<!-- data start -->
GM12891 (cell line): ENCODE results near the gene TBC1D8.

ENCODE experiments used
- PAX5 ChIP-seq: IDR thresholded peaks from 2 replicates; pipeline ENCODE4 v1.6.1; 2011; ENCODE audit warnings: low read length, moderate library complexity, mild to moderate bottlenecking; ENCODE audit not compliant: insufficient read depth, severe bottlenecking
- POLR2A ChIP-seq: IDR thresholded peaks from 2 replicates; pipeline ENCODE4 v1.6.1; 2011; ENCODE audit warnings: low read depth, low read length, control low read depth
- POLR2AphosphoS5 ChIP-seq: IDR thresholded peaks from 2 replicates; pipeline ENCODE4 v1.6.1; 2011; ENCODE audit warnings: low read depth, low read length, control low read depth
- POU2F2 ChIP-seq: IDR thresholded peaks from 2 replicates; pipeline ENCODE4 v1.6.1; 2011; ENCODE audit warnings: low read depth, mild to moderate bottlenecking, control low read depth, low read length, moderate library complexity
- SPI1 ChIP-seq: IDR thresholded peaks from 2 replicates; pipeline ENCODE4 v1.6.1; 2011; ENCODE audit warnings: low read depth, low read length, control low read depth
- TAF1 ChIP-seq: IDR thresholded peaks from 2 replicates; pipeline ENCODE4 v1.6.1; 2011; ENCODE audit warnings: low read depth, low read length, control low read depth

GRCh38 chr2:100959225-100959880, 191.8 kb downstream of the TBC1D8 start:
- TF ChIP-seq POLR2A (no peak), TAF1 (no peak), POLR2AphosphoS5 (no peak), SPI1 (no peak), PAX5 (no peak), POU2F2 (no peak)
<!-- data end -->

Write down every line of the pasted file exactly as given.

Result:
GM12891 (cell line): ENCODE results near the gene TBC1D8.

ENCODE experiments used
- PAX5 ChIP-seq: IDR thresholded peaks from 2 replicates; pipeline ENCODE4 v1.6.1; 2011; ENCODE audit warnings: low read length, moderate library complexity, mild to moderate bottlenecking; ENCODE audit not compliant: insufficient read depth, severe bottlenecking
- POLR2A ChIP-seq: IDR thresholded peaks from 2 replicates; pipeline ENCODE4 v1.6.1; 2011; ENCODE audit warnings: low read depth, low read length, control low read depth
- POLR2AphosphoS5 ChIP-seq: IDR thresholded peaks from 2 replicates; pipeline ENCODE4 v1.6.1; 2011; ENCODE audit warnings: low read depth, low read length, control low read depth
- POU2F2 ChIP-seq: IDR thresholded peaks from 2 replicates; pipeline ENCODE4 v1.6.1; 2011; ENCODE audit warnings: low read depth, mild to moderate bottlenecking, control low read depth, low read length, moderate library complexity
- SPI1 ChIP-seq: IDR thresholded peaks from 2 replicates; pipeline ENCODE4 v1.6.1; 2011; ENCODE audit warnings: low read depth, low read length, control low read depth
- TAF1 ChIP-seq: IDR thresholded peaks from 2 replicates; pipeline ENCODE4 v1.6.1; 2011; ENCODE audit warnings: low read depth, low read length, control low read depth

GRCh38 chr2:100959225-100959880, 191.8 kb downstream of the TBC1D8 start:
- TF ChIP-seq POLR2A (no peak), TAF1 (no peak), POLR2AphosphoS5 (no peak), SPI1 (no peak), PAX5 (no peak), POU2F2 (no peak)